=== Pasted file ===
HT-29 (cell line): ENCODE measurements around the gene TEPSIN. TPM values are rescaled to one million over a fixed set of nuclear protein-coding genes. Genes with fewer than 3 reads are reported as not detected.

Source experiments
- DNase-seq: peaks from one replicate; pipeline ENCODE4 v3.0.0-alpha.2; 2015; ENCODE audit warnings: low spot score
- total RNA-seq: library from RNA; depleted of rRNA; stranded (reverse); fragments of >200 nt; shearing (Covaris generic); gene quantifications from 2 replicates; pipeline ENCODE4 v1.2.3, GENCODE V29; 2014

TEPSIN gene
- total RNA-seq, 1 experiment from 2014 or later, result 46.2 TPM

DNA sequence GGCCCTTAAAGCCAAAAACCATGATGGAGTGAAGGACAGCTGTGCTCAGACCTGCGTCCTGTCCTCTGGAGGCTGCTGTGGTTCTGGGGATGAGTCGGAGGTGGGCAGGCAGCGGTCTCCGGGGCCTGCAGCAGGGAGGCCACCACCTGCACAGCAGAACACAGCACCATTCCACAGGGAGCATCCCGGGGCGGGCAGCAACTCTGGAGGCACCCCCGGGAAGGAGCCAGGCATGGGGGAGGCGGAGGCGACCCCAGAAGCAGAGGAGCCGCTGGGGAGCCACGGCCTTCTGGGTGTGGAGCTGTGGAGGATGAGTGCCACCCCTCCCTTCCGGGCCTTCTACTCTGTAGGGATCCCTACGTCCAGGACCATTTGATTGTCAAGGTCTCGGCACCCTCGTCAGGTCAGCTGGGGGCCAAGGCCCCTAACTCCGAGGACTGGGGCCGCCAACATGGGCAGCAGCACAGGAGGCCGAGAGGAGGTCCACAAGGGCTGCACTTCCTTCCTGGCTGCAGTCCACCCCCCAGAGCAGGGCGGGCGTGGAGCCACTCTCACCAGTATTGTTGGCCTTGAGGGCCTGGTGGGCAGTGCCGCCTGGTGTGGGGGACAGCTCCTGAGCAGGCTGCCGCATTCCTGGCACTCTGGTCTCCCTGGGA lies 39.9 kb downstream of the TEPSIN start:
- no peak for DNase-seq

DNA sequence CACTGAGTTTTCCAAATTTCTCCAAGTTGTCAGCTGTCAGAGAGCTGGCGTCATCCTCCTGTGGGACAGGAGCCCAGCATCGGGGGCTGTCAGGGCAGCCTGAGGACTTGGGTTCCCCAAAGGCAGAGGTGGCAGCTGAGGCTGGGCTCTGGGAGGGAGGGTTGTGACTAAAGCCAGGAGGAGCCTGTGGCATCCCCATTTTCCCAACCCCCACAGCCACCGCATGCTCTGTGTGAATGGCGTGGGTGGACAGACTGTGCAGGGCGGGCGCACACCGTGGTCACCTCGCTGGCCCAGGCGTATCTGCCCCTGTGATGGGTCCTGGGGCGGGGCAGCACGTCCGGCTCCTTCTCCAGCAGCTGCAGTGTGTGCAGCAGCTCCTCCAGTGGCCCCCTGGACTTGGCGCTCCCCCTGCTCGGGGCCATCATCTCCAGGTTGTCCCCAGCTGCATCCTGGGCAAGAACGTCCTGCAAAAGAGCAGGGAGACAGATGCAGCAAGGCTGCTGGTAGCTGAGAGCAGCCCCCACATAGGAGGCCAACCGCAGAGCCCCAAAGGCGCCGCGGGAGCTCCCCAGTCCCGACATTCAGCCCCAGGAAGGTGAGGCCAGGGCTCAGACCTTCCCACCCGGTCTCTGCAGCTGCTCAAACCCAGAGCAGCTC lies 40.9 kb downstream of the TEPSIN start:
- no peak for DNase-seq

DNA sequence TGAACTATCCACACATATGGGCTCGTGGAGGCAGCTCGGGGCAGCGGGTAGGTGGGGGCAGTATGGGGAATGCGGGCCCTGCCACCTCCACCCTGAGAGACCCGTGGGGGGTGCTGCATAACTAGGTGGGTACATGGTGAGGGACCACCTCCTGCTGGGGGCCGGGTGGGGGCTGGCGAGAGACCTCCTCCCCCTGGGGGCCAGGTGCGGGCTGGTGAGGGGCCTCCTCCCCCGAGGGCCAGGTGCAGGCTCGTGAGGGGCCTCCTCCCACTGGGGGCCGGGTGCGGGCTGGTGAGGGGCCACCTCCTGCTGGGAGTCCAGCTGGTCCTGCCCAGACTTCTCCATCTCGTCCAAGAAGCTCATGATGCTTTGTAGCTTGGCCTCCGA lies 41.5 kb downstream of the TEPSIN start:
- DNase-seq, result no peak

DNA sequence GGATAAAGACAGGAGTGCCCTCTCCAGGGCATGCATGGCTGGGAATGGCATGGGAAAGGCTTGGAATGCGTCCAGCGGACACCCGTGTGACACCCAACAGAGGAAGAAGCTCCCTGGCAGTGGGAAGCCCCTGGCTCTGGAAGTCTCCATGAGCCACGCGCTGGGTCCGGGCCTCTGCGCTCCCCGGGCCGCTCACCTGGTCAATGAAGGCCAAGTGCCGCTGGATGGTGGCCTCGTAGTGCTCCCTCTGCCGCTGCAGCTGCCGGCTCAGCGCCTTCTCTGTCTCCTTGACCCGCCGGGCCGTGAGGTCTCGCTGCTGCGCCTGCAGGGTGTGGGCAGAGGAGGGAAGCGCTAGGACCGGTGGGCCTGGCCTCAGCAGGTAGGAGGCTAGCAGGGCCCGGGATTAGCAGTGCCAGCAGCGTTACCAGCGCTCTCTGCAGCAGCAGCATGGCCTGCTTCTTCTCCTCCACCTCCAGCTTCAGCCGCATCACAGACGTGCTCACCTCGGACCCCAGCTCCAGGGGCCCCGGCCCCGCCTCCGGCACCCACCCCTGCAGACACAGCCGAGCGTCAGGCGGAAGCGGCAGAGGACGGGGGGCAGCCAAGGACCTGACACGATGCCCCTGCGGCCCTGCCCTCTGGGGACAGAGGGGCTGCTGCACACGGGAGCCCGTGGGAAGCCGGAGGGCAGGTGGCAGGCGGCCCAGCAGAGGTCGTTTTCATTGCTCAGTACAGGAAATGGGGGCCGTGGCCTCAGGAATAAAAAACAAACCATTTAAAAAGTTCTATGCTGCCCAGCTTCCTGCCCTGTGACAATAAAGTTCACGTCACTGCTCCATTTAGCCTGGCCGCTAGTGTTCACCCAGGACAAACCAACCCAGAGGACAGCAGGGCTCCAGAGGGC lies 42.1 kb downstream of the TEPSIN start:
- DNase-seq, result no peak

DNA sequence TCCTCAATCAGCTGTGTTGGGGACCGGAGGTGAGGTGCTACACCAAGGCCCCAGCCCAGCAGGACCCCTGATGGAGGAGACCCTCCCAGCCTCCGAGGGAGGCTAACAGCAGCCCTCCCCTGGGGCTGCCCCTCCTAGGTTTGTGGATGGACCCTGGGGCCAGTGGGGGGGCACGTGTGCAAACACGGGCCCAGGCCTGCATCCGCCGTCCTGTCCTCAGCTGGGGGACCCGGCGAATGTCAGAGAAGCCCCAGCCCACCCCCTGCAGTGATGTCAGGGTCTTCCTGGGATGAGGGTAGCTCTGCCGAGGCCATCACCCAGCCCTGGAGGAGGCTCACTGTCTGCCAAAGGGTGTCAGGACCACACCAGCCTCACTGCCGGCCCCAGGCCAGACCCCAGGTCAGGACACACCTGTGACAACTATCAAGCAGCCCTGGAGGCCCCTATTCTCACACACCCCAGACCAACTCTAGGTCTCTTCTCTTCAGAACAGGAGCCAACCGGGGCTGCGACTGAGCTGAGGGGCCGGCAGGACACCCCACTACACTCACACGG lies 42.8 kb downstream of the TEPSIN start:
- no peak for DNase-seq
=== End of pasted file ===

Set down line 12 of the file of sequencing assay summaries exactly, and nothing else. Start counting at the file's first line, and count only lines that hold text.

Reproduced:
- DNase-seq, result no peak